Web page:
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Local outdoor dining sees drop in business under smoke skies

Restaurants on the Central Coast has seen a drop in business because of wildfires. Business owners say customers don’t want to eat outside in the smoke and the ash, and outdoor dining remains the only option.“A dramatic drop the first week,” said Jim Culcasi owner of Rosine’s in downtown Monterey.Culcasi said the impacts were much worse when the Carmel and River Fires we’re burning too. The smoke impacts come as restaurants are already struggling to survive Covid-19 restrictions.Local produce and seafood wholesalers say they have also seen a drop in business during the fires with restaurants ordering less food.“We’ve seen an 85 percent drop in our business,” said Gaspar Catanzaro with Monterey Fish Company.Cantanzaro said they expect business to pick back up when the smoke clears but worries about what will happen with outdoor dining this winter. Restaurant owners are worried too.“I am very concerned about that,” said Culcasi.Culcasi said they can add awnings and heaters but it’s tough to make people comfortable outdoors when it’s both rainy and windy. “They get cold, we may have to buy heaters, and then the flu season, it’s hard to know what will happen,” said Ivan Vasquez with Old Monterey Cafe.Vasquez said they’re operating at 25 percent capacity with outdoor dining only and have brought back 75 percent of their staff since the start of the pandemic.Culcasi said he is hopeful the state will allow indoor dining this winter so he and his staff can get back to business.“We are ready to get back to normal,” said Culcasi.Monterey County has made progress in improving its Covid-19 metrics but has yet to see enough improvement to trigger a change in tier status. Monterey County is currently in the purple with 15.9 cases per 100,000 residents and positivity rate of 9.9 percent. The case rate needs to drop to below seven per 100,000 residents and the positivity rate needs to be at or below eight percent to move into the red.Once in the red tier indoor dining could reopen with a 25 percent cap on capacity.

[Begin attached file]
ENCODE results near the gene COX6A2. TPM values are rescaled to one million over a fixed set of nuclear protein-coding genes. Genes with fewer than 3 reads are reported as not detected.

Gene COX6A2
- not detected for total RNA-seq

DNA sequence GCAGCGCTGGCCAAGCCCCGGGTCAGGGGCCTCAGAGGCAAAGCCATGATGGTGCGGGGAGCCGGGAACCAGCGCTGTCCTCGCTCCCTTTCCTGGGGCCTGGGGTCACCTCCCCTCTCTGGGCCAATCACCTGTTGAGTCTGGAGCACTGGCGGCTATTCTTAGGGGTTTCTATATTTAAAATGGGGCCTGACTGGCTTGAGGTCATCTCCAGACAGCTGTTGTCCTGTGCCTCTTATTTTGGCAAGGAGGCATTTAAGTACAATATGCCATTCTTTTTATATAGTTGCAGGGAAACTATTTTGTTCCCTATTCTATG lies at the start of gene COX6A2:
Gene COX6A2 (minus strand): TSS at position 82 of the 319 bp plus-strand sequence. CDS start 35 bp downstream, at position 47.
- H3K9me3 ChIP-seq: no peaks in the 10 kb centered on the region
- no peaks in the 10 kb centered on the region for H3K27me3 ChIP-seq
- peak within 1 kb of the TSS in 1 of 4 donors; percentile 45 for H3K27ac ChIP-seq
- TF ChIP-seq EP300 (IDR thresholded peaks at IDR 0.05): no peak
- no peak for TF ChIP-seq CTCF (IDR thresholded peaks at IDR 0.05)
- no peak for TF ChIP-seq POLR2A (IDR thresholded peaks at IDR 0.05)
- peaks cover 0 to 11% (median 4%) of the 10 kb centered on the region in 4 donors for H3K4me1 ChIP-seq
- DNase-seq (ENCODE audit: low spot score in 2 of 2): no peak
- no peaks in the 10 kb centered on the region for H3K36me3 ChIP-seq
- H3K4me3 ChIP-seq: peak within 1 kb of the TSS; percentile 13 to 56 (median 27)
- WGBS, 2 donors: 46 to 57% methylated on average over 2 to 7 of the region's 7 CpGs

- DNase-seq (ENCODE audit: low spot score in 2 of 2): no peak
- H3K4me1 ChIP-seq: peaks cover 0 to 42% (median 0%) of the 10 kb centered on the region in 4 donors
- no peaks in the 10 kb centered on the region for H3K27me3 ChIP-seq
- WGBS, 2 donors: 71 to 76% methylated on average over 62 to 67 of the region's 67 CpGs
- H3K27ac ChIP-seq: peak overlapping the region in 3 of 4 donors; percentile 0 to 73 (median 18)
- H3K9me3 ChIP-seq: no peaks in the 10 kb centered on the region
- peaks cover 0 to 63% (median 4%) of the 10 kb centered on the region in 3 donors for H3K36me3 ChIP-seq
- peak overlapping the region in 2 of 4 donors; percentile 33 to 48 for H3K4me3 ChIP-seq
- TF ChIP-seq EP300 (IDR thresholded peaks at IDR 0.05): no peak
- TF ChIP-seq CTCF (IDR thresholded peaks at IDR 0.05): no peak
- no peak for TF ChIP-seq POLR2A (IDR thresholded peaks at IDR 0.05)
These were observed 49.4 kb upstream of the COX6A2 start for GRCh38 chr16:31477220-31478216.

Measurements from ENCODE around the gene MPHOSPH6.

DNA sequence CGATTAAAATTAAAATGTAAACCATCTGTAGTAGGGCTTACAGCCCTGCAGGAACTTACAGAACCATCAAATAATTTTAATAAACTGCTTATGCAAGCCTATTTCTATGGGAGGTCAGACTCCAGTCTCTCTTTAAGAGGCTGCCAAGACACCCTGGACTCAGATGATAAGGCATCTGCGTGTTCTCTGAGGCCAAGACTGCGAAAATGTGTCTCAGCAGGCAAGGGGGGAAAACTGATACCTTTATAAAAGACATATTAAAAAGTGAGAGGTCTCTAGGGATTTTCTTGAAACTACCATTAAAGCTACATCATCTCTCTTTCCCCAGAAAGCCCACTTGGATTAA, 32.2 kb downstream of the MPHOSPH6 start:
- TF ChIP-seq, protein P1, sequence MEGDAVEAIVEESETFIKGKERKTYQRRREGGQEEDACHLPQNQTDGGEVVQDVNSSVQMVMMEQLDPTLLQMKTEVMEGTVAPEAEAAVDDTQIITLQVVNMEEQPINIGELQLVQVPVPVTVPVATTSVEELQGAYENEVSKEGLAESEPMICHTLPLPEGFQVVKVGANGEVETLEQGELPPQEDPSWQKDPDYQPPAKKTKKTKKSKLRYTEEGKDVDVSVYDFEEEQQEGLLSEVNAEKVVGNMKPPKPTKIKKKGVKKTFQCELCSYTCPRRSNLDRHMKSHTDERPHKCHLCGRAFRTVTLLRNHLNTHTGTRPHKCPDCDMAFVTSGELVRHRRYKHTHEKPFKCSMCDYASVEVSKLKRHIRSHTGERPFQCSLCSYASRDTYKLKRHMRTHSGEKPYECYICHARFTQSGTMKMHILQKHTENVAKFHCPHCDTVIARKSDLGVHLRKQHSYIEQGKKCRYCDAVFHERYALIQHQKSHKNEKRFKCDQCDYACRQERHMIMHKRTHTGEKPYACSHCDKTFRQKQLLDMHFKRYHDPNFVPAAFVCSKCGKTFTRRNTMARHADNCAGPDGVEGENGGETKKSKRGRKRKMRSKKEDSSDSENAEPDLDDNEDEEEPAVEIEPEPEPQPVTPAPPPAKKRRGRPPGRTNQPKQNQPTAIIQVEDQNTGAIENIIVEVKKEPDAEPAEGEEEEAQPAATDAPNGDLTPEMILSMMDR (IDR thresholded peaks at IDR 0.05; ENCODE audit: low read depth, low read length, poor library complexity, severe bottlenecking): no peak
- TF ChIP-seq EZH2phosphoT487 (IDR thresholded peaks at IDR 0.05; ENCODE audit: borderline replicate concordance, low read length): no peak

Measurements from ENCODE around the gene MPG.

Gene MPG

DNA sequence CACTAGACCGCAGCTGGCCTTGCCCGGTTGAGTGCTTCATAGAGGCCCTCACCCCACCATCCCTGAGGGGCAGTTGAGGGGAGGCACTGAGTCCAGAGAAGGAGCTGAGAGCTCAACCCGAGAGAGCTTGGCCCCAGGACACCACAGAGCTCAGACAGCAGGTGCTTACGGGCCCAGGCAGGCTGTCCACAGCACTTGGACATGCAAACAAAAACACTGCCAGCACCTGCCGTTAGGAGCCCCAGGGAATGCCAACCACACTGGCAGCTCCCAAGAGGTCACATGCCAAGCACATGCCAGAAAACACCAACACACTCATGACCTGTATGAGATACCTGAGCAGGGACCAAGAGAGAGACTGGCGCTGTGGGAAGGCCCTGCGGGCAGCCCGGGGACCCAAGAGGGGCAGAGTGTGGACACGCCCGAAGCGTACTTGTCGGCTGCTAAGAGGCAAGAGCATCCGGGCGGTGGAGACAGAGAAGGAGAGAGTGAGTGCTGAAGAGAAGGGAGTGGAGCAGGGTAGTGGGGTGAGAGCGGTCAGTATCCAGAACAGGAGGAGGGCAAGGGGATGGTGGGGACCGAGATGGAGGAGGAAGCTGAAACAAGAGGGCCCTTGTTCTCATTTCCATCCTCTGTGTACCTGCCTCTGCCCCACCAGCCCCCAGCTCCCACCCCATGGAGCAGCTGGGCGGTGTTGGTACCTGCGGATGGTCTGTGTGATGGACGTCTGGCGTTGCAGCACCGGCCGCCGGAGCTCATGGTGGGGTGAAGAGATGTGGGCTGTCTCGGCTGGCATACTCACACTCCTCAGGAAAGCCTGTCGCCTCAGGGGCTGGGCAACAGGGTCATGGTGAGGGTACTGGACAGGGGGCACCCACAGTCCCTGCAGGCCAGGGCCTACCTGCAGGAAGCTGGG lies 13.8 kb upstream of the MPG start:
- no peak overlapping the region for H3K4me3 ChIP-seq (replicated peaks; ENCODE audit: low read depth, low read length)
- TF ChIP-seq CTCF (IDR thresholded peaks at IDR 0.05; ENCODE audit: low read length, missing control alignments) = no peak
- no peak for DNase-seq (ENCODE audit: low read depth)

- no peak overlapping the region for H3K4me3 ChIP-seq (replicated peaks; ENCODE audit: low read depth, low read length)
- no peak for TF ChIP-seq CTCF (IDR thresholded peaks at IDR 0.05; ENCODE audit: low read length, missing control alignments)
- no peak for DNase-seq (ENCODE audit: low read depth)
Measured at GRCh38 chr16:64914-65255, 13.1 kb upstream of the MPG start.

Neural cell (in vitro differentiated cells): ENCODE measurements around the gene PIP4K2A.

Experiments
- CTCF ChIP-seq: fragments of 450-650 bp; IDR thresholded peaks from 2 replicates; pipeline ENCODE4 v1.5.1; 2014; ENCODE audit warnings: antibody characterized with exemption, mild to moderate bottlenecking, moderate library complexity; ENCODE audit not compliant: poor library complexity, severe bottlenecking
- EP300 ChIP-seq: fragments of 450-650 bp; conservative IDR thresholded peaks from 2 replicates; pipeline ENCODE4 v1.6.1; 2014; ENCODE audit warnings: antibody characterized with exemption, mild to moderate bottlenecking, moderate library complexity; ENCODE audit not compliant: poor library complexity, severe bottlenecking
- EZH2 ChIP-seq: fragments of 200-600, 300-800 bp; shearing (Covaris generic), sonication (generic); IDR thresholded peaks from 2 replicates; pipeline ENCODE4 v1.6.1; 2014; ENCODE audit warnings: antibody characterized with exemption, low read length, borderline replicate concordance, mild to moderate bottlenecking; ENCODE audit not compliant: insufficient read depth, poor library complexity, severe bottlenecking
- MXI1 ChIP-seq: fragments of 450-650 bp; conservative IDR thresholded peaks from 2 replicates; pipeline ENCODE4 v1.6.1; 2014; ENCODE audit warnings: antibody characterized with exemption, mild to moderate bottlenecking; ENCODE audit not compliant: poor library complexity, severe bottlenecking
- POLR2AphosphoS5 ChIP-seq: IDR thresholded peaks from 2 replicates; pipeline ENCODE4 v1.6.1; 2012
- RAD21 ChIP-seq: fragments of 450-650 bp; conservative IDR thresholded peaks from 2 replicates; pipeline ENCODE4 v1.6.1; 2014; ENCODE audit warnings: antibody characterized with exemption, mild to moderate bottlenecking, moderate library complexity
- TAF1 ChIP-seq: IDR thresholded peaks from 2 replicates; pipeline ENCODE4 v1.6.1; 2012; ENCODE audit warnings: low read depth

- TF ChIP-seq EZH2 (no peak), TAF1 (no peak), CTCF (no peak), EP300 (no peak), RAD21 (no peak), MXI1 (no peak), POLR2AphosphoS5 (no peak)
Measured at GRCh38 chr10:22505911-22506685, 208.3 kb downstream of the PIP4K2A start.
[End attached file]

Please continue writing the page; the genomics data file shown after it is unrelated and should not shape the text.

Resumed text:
Restaurants on the Central Coast has seen a drop in business because of wildfires. Business owners say customers don’t want to eat outside in the smoke and the ash, and outdoor dining remains the only option.

“A dramatic drop the first week,” said Jim Culcasi owner of Rosine’s in downtown Monterey.

Culcasi said the impacts were much worse when the Carmel and River Fires we’re burning too. The smoke impacts come as restaurants are already struggling to survive Covid-19 restrictions.

Local produce and seafood wholesalers say they have also seen a drop in business during the fires with restaurants ordering less food.

“We’ve seen an 85 percent drop in our business,” said Gaspar Catanzaro with Monterey Fish Company.

Cantanzaro said they expect business to pick back up when the smoke clears but worries about what will happen with outdoor dining this winter. Restaurant owners are worried too.

“I am very concerned about that,” said Culcasi.

Culcasi said they can add awnings and heaters but it’s tough to make people comfortable outdoors when it’s both rainy and windy.

“They get cold, we may have to buy heaters, and then the flu season, it’s hard to know what will happen,” said Ivan Vasquez with Old Monterey Cafe.

Vasquez said they’re operating at 25 percent capacity with outdoor dining only and have brought back 75 percent of their staff since the start of the pandemic.

Culcasi said he is hopeful the state will allow indoor dining this winter so he and his staff can get back to business.

“We are ready to get back to normal,” said Culcasi.

Monterey County has made progress in improving its Covid-19 metrics but has yet to see enough improvement to trigger a change in tier status. Monterey County is currently in the purple with 15.9 cases per 100,000 residents and positivity rate of 9.9 percent. The case rate needs to drop to below seven per 100,000 residents and the positivity rate needs to be at or below eight percent to move into the red.

Once in the red tier indoor dining could reopen with a 25 percent cap on capacity.

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